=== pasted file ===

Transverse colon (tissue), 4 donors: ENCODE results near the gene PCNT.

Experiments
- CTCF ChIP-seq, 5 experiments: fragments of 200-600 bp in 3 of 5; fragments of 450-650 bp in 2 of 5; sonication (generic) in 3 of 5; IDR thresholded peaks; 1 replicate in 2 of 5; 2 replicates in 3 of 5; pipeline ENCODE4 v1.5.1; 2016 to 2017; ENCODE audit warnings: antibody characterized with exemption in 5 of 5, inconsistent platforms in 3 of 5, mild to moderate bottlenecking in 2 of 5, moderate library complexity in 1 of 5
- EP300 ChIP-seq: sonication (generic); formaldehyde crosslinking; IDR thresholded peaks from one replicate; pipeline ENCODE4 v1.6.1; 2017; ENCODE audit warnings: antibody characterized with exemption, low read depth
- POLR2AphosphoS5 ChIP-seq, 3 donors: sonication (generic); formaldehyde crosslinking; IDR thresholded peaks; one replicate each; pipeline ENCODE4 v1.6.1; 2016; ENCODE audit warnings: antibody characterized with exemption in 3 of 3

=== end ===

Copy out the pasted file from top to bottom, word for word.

Transverse colon (tissue), 4 donors: ENCODE results near the gene PCNT.

Experiments
- CTCF ChIP-seq, 5 experiments: fragments of 200-600 bp in 3 of 5; fragments of 450-650 bp in 2 of 5; sonication (generic) in 3 of 5; IDR thresholded peaks; 1 replicate in 2 of 5; 2 replicates in 3 of 5; pipeline ENCODE4 v1.5.1; 2016 to 2017; ENCODE audit warnings: antibody characterized with exemption in 5 of 5, inconsistent platforms in 3 of 5, mild to moderate bottlenecking in 2 of 5, moderate library complexity in 1 of 5
- EP300 ChIP-seq: sonication (generic); formaldehyde crosslinking; IDR thresholded peaks from one replicate; pipeline ENCODE4 v1.6.1; 2017; ENCODE audit warnings: antibody characterized with exemption, low read depth
- POLR2AphosphoS5 ChIP-seq, 3 donors: sonication (generic); formaldehyde crosslinking; IDR thresholded peaks; one replicate each; pipeline ENCODE4 v1.6.1; 2016; ENCODE audit warnings: antibody characterized with exemption in 3 of 3